In the April edition of this Bulletin (http://www.hfw.com/Commodities-Bulletin-April-2014) PartnerSarah Taylor reflected on the decision of the Administrative Court in R (on the application of United Company Rusal Plc) v The London Metal Exchange (27 March 2014). Rusal had challenged the LME’s proposed introduction of a rule aiming to deal with the so-called “queues” issue. The Court held that the LME’s consultation was procedurally unfair and accordingly the rule, which was due to be implemented on 1 April 2014, was put on hold.
The LME subsequently appealed and on 8 October 2014, the Court of Appeal allowed the LME’s appeal, concluding that the court below had been wrong to decide that the consultation was unlawful.
The case concerns the new rule proposed by the LME in a consultation notice to all members, warehouse companies and London agents on 1 July 2013. The LME had started the consultation process to try to mitigate a problem, which had begun during 2008, of long queues for physical delivery of metals stored in LME warehouses.
The proposed new rule (known as a linked load-in, load-out or “LILO” rule) effectively required that any LME warehouse with queues longer than 50 days (which was reduced by the LME in November 2013 from the 100 days originally stipulated in its consultation notice, to which the Court of Appeal referred in its judgment) must load-out more metal than was loaded in.
On 7 November 2013, the LME announced that it would adopt the LILO rule as of 1 April 2014. Rusal sought judicial review of the consultation process, claiming that the rule would result in a short-term fall in the global market price of aluminium which would potentially cause hardship to producers.
The court at first instance found in Rusal’s favour, deciding that the LME’s consultation was procedurally unfair and unlawful for two main reasons:
- Firstly, the LME had not explained or expanded on a second principal option and potential solution to the queuing issue, namely a ban or cap on rents at warehouses with long queues. Consultees had not only been deprived of the opportunity to consider less damaging options than the LILO rule, but were unable to properly consider the LILO rule itself.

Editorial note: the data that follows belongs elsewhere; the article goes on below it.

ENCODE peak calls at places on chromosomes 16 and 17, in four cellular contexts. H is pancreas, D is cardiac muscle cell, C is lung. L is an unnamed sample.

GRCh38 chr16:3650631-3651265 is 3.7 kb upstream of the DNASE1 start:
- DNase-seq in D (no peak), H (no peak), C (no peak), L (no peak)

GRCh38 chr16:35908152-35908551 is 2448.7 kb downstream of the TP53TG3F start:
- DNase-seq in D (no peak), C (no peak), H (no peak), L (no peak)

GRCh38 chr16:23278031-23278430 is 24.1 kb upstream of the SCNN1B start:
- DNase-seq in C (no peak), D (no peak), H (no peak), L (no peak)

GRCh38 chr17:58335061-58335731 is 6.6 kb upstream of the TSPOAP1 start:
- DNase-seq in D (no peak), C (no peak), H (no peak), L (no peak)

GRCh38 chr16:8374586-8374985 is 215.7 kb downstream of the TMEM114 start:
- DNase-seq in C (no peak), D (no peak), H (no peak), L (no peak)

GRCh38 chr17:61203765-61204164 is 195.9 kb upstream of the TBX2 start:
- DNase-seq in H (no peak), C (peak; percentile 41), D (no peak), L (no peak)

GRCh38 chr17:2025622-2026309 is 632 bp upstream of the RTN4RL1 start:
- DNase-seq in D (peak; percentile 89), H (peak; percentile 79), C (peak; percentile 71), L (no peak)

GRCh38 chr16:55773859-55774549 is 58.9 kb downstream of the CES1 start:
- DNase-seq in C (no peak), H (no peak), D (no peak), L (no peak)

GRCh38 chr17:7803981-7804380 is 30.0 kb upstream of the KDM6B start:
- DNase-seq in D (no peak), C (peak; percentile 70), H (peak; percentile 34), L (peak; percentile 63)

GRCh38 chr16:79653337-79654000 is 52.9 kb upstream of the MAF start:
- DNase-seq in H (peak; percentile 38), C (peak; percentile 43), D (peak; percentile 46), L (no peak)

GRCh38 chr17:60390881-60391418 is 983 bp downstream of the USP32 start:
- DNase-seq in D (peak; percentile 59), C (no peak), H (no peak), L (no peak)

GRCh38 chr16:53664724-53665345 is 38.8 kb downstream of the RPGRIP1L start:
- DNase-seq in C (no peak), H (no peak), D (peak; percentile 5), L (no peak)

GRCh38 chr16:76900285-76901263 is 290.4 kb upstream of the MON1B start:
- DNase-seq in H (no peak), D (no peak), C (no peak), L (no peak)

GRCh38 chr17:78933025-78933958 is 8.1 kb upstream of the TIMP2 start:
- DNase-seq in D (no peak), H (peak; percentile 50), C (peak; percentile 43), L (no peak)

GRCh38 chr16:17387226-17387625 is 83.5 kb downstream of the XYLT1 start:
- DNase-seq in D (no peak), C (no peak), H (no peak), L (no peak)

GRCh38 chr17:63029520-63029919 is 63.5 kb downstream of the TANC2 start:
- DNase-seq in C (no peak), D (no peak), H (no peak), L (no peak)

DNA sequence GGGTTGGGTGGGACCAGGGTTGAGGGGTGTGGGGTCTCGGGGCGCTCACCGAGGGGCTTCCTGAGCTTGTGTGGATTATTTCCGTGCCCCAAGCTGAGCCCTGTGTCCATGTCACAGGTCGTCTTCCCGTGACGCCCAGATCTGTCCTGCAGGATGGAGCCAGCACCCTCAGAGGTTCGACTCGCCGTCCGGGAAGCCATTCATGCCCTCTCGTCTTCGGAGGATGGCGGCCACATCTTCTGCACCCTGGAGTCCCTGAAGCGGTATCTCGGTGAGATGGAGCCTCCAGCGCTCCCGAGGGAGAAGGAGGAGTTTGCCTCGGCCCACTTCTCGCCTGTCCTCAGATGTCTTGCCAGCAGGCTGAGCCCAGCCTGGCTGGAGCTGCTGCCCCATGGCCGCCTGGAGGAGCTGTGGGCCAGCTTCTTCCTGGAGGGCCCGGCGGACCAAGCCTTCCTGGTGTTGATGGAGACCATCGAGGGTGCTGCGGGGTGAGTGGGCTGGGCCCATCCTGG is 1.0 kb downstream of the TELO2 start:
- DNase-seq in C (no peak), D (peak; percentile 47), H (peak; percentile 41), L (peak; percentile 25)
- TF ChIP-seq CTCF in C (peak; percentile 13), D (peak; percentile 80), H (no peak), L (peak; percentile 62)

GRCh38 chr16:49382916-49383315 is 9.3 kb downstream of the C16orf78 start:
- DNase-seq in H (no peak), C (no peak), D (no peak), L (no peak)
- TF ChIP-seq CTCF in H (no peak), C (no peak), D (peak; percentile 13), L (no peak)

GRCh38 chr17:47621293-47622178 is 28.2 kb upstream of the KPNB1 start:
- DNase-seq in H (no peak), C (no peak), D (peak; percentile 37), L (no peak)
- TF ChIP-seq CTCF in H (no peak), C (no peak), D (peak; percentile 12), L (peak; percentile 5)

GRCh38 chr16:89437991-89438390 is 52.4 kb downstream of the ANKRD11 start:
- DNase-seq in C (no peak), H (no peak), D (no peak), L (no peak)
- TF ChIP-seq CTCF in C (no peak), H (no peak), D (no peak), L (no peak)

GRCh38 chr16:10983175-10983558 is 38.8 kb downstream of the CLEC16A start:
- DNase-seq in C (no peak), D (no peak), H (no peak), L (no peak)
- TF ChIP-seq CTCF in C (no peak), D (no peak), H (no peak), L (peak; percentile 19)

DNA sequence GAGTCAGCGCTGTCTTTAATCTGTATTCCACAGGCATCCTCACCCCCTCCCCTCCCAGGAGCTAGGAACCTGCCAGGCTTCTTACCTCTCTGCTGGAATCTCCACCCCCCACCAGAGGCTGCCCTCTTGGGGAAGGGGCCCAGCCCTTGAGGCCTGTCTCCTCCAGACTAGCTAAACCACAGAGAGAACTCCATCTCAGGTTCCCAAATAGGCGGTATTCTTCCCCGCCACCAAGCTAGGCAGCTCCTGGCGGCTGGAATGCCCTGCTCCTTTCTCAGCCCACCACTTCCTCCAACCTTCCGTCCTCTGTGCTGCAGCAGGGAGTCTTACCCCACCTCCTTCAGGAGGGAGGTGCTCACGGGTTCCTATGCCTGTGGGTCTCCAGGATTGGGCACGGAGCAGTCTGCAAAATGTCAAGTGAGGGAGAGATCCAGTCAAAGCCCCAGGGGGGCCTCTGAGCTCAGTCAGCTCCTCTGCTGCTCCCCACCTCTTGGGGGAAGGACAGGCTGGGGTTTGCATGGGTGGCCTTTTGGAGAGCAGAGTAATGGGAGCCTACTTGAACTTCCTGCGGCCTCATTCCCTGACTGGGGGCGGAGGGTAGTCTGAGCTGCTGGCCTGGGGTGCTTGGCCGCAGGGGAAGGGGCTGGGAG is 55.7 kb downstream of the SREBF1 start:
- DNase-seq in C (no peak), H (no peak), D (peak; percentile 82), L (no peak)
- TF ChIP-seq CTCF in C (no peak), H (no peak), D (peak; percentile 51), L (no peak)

- Secondly, the LME had not investigated the rent ban option adequately before starting the consultation process. Consultees who subsequently proposed this option as an alternative or additional option to the LILO rule could not know the reasons why the rent ban option had not been put forward.
The LME had received 33 written responses to its consultation notice proposing the LILO rule. Of those 33, 10 participants proposed a rent ban either in addition to or instead of the rule. Rusal was not one of them, although it did file a written response objecting to the LILO rule.
In her analysis of English public law, the appeal judge examined the established principles of lawful and fair consultation, as set down in the case of R. v North & East Devon Health Authority Ex p. Coughlan1. She concluded that in order for a court to find unfairness in a consultation notice, something material must have been left out or misstated. The first instance judge had “extended the principles beyond the limit to which they can properly be stretched”.
The appeal judge could find nothing in the consultation notice that would have prevented Rusal from responding on the rent ban issue for want of information. She commented that it would “considerably increase the burden” if public bodies had to consult on all options, including those that they had decided not to pursue.
Rusal has been denied leave to appeal the Court of Appeal’s ruling, but has already indicated that it intends to seek the permission of the Supreme Court to appeal the decision there.
Meanwhile, the LME has announced that it intends to implement the LILO rule with a start date of 1 February 2015. Its two-week consultation with listed warehouse companies in respect of some minor amendments to the rule began as soon as the Court of Appeal decision was made public. The LME has also promised to discuss with the market and publish further information on the reforms, including on rent caps and bans.